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Clint Eastwood and Issues of American Masculinity$
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Drucilla Cornell

Print publication date: 2009

Print ISBN-13: 9780823230129

Published to Fordham Scholarship Online: March 2011

DOI: 10.5422/fso/9780823230129.001.0001

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Ties That Bind: The Legacy of a Mother's Love

Ties That Bind: The Legacy of a Mother's Love

(p.80) 3 Ties That Bind: The Legacy of a Mother's Love
Clint Eastwood and Issues of American Masculinity

Drucilla Cornell

Fordham University Press

This chapter analyzes Eastwood's only mature film in the romance genre The Bridges of Madison County (1995). The film follows the female protagonist's erotic gaze as she openly lusts after her male love object, and the film's narrative is essentially hers. Interestingly, Robert James Waller's novel takes the opposite position, relating the conflicts of a male journalist who is a loner struggling to come to terms with the ways in which the first woman to grab his heart disrupts every idea he has of himself and his position in the world. This twist does absolutely nothing to disrupt the fundamental diegetic reality of how the construction of the romance genre is integrally tied into an imagined reality and all of the possibilities therein. Telling the same story but turning it on head by reorienting it from the point of view of the desiring woman, Francesca Johnson (Meryl Streep), Eastwood begins, as we have seen elsewhere, within the conventions of the genre, only to later twist them to bring into question the cultural foundations that support the genre's stereotypic reality. A woman's desire, recorded in loving detail as the camera brings the audience into her world, challenges not only the Hollywood romance genre; it also resists one of the most powerful psychic undertows of our stubbornly sexist culture.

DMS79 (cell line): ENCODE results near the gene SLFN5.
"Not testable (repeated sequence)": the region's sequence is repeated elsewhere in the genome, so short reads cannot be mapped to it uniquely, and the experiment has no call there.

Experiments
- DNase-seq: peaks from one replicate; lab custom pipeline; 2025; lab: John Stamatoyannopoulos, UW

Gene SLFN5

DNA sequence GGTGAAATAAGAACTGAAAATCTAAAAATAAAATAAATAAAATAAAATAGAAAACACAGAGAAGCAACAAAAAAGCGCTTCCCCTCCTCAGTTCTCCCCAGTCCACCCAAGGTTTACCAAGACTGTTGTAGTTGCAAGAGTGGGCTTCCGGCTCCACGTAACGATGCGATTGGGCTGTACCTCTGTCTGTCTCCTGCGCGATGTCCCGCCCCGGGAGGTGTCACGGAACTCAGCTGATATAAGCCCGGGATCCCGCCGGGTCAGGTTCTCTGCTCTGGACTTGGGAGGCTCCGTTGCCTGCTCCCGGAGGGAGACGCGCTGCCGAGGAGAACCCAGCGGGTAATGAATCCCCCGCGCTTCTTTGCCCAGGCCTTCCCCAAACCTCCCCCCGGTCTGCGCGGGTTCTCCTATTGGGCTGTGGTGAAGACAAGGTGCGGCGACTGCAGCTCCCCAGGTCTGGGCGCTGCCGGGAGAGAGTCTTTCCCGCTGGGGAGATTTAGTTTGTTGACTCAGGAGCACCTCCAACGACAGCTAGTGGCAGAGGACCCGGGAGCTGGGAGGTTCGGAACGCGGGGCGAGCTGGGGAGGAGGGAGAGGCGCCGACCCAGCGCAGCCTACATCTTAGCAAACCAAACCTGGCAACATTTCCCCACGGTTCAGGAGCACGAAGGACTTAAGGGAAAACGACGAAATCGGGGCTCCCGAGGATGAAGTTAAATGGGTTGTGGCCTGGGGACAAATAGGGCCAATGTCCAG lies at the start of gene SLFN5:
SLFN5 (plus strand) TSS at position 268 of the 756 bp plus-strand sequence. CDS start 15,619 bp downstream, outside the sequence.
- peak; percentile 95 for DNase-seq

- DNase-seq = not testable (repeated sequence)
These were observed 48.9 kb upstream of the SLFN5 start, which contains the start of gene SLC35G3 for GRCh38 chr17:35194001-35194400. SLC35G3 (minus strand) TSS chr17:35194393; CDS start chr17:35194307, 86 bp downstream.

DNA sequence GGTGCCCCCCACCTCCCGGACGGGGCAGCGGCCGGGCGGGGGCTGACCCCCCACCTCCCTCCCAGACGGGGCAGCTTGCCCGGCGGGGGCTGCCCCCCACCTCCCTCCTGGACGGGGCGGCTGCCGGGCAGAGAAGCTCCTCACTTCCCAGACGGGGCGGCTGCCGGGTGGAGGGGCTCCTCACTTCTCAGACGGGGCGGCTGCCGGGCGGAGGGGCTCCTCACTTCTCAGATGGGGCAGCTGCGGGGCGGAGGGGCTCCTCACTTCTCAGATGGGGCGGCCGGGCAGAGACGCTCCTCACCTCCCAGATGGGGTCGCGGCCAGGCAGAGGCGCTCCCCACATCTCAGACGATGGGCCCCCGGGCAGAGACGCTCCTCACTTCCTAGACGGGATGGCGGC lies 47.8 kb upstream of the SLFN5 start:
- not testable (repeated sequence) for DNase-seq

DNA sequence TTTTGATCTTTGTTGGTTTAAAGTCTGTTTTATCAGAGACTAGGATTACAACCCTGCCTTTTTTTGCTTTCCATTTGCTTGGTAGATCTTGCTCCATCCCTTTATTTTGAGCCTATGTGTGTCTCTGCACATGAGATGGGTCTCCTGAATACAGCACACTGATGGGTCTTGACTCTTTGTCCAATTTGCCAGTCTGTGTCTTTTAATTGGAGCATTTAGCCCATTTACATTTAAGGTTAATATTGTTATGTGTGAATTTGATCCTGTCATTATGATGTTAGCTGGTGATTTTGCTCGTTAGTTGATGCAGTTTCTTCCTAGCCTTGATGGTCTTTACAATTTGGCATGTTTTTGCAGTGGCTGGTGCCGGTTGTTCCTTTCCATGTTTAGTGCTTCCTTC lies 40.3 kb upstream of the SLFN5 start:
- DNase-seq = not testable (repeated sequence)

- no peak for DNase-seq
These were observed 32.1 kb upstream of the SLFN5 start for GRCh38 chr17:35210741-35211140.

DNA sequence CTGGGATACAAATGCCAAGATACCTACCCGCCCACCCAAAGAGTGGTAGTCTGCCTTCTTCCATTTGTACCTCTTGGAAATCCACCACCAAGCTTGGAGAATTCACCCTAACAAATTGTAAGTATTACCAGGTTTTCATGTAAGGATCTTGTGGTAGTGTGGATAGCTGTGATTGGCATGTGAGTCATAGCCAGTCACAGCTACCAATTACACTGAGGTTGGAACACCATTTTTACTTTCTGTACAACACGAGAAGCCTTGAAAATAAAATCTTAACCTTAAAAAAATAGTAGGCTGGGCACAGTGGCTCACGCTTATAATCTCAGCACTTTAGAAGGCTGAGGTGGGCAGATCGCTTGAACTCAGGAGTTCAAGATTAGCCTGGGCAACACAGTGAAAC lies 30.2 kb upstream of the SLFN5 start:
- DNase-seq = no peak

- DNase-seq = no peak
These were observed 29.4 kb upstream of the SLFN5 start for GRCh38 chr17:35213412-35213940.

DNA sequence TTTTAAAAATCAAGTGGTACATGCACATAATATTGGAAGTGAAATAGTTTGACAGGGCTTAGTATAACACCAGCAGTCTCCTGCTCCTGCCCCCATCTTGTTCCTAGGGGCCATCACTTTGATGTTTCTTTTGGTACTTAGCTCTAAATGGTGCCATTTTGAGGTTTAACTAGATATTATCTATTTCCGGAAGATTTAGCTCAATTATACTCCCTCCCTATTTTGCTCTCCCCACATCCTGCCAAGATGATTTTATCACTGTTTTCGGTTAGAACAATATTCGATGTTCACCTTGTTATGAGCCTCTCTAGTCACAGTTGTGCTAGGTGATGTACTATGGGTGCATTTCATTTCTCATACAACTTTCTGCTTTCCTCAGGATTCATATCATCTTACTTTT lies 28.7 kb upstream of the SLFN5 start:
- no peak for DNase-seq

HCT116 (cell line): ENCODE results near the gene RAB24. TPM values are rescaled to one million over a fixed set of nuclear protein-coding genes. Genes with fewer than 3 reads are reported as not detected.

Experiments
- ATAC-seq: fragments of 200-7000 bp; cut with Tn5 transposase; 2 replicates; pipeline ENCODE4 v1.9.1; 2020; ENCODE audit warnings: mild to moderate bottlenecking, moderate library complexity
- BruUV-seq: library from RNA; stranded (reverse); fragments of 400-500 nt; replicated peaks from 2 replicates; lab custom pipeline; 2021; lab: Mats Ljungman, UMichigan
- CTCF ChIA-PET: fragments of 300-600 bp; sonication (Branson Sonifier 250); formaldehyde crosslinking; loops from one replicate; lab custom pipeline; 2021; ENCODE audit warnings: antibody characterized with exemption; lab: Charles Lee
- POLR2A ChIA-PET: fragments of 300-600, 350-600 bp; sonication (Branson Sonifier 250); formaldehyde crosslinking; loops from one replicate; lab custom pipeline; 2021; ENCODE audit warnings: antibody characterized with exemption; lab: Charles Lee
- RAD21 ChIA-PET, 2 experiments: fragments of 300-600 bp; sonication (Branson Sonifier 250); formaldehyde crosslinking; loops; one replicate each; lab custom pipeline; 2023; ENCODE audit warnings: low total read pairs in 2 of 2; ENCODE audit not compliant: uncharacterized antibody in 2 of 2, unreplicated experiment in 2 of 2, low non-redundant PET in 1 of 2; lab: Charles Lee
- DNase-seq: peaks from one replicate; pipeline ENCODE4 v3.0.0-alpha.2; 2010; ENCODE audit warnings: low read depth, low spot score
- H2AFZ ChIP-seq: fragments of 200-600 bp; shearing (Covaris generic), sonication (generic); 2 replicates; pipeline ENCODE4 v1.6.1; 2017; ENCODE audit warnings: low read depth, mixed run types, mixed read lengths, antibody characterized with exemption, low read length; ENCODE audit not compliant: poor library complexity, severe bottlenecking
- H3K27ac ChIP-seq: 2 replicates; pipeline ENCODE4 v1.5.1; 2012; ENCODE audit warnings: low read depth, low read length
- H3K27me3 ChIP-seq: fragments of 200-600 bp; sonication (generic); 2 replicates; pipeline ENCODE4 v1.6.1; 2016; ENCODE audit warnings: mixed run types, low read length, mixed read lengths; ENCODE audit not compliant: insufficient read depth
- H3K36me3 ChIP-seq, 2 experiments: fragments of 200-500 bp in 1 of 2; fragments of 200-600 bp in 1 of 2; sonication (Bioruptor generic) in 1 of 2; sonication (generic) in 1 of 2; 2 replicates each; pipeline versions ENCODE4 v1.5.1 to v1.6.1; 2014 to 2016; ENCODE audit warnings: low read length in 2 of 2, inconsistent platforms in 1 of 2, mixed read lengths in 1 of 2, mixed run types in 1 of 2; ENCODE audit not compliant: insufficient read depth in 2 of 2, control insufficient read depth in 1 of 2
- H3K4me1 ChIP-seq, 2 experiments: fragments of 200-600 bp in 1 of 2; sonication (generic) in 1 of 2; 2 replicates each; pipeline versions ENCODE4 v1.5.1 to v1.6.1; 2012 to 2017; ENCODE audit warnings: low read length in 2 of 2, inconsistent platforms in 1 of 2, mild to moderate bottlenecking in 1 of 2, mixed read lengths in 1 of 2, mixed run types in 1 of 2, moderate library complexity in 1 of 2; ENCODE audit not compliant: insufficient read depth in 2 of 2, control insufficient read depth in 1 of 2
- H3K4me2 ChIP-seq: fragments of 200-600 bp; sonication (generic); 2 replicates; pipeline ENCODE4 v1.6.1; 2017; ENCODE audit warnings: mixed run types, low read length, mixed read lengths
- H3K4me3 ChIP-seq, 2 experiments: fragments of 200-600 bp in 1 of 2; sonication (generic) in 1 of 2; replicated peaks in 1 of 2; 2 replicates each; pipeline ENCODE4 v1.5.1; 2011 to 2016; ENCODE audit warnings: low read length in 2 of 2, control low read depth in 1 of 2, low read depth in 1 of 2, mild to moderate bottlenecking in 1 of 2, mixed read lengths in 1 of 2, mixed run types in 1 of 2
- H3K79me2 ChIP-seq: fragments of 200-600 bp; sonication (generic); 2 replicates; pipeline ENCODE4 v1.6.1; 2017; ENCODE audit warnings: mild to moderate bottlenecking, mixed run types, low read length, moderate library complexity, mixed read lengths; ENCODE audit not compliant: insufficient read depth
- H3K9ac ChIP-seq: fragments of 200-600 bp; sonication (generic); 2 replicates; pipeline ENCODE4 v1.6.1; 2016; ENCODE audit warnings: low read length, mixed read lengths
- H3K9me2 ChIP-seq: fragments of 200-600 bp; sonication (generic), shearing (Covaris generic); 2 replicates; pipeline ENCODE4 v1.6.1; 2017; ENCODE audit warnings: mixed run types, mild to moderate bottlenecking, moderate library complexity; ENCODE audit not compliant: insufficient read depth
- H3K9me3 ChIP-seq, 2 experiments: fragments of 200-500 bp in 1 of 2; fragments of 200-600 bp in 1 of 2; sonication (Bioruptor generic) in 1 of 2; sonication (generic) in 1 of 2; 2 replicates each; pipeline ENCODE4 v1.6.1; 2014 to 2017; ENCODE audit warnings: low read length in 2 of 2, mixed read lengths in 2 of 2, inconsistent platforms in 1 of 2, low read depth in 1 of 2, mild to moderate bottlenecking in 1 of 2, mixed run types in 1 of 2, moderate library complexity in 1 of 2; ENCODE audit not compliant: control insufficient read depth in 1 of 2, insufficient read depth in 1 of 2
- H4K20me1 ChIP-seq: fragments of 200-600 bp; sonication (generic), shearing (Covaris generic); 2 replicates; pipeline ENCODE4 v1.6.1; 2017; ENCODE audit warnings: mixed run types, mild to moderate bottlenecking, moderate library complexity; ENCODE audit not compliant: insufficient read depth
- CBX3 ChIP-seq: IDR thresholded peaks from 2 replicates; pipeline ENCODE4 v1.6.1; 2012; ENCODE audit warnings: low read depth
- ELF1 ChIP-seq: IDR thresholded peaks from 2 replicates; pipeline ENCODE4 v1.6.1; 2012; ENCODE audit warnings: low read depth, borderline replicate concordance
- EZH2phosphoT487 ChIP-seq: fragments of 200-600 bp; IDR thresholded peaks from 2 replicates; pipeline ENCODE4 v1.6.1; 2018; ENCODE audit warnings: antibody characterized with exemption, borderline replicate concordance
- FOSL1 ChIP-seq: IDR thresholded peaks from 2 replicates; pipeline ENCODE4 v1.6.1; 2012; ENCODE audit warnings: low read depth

Keywords:   Clint Eastwood, masculinity, The Bridges of Madison County, romance genre

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